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- Documentary: The Dungeon Masters
- Rating: Unrated
- Starring: Scott Corum, Richard Meeks, Elizabeth Reesman
- Directed By: Keven McAlister
- Distributor: FilmBuff
The Dungeon Masters Movie Review
Life Is Gaming Is Life
By Rob Vaux
August 06, 2010
A cool new look at the geek phenomenon in DUNGEON MASTERS(2010).
© FilmBuff Productions
The Dungeon Masters does itself a disservice by caving into some of the stereotypes about all the geek boys and girls out there. It follows the lives of three avid Dungeons & Dragons players over the course of one year, covering their real-life trials and travails in between sessions of their beloved hobby. At many points, they appear to be just like every negative portrayal of gamers: social misfits, Peter Pans and starry-eyed dreamers so lost in their fantasies that they can’t connect to their real-world difficulties.
Director Keven McAlester overcomes those impressions with an immense amount of compassion for his subjects. All of them have their problems—both emotional and financial—but they haven’t allowed that to snuff out their creativity, which the game provides an outlet for. The film charts their struggles to find happiness in their lives, and the way their gaming helps them with that.
I pause here to add a few personal credentials. I grew up playing D&D (along with numerous other tabletop role-playing games), and spent a considerable chunk of my career as a professional game designer. I know the gamer stereotype extremely well, and like a lot of stereotypes, there’s just enough truth in it to justify the distortions and falsehoods. The Dungeon Masters fails to note how many gamers defy those assumptions: living happy, well-adjusted lives and still loving their hobby as much as surfers or golfers love theirs. A better balance in this arena would have done wonders for the film.
On the other hand, McAlister goes out of his way to integrate us into his subjects’ lives and show us who they are beyond our quick and easy judgments. To be sure, each of them grapples with some significant problems. 23-year-old Elizabeth is emerging from a horrific marriage, struggling to find a job that fulfills her while living in a coastal Mississippi town flattened by Hurricane Katrina. She periodically dresses as a drow (an evil elf to the uninitiated) and participates in live-action events as well as tabletop gaming. Scott is considerably older: a part-time apartment manager with a curdling marriage and a half-written fantasy novel which he hopes to see published. Richard ranks as perhaps the saddest of the bunch: a “killer DM” whose unflinching approach to the game costs him friendships while hiding deeper psychological insecurities.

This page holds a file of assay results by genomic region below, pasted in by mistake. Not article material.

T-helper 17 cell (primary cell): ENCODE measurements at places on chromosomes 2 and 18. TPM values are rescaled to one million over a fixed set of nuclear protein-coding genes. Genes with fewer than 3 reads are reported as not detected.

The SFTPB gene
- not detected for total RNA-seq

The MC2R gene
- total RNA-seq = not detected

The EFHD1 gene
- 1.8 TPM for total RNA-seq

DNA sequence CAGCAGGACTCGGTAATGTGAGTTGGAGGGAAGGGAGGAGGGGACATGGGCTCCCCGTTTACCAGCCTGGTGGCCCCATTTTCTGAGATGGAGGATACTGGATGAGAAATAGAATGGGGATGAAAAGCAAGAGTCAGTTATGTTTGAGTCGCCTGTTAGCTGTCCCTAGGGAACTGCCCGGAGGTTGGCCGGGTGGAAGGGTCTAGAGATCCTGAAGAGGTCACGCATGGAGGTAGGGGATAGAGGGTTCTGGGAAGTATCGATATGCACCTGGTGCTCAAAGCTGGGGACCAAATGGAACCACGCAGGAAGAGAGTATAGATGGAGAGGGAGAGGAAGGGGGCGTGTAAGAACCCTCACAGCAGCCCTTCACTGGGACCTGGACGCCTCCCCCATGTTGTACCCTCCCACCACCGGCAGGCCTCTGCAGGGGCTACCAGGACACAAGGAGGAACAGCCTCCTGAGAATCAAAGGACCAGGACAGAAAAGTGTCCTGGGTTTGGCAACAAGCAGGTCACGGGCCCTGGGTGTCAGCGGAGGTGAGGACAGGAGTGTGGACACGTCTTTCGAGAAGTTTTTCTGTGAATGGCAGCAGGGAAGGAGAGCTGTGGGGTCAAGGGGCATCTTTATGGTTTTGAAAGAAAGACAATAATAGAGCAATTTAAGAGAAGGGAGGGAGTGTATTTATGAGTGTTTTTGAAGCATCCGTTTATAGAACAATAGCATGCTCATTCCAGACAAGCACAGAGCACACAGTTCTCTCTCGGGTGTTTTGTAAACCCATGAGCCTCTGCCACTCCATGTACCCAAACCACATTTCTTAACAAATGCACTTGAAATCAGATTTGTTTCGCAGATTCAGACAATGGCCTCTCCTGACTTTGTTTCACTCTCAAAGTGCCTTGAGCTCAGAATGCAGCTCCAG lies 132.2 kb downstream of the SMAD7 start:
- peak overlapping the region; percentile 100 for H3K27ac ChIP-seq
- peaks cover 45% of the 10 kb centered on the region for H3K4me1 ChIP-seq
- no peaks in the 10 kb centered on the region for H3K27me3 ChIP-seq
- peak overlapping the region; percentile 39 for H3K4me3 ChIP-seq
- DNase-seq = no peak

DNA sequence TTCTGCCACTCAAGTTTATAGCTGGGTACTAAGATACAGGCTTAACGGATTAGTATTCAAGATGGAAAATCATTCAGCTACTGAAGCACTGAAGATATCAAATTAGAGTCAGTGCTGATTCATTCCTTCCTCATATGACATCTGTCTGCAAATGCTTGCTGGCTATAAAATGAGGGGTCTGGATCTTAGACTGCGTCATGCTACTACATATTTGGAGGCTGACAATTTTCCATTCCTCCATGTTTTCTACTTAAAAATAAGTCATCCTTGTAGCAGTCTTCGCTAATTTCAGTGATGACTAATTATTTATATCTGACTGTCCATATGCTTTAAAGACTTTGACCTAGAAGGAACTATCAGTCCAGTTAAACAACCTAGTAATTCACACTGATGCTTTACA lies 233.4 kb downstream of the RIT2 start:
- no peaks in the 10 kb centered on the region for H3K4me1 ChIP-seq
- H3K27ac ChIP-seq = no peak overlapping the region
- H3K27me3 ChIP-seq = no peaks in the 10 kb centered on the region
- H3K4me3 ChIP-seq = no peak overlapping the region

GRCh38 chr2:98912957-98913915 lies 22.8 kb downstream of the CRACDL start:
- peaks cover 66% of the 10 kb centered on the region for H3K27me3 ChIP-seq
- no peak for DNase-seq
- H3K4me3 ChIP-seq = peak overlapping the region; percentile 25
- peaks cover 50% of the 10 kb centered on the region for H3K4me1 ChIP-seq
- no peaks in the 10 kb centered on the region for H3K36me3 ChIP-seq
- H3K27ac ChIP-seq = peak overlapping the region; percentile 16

The Dungeon Masters takes time to catch newbies up on tabletop gaming, but you don’t need an understanding of the game to connect with the film. Anyone going through tough times can appreciate the trio and their troubles. The game serves as both an escape from their demons and a means of empowerment to confront them. McAlister takes care not to paint D&D as the source of their difficulties, establishing it within a larger canvas of their overall personalities. It never hinders them from dealing with the world, nor does it distract them from the realities of life.
Indeed, like many people’s hobbies, it provides them with a viable outlet to vent their stress and frustration. It also keeps their sense of imagination alive, allowing them to express themselves in ways they couldn’t without the game as an outlet. McAlister approaches it from a definite outsiders’ perspective, but the gamers themselves are the real deal, and fellow hobbyists will spot some telling details amid the scenery (the R.A. Salvatore novels on Elizabeth’s bookshelf, for instance, or Scott destroying one of his low-rolling dice while lining the other dice up to watch).
The final portrait remains achingly sympathetic to all of them. Even when their wounds come self-inflicted or the movie settles for surface impressions rather than more nuanced details, we remain firmly in the trio’s corner. We pull madly for them to succeed and die a little bit when life hands them its inevitable failures. McAlister structures the documentary after classic fantasy novels, with rising challenges leading to moments of darkness and an eventual (if comparatively minor) triumph. It demonstrates how the game they love teaches lessons on life, and how life in turn feeds back into the game. They’re not in opposition to each other, but act together: something few outsiders understand but which The Dungeon Masters—despite some shortcomings–illustrates with thoughtfulness and empathy.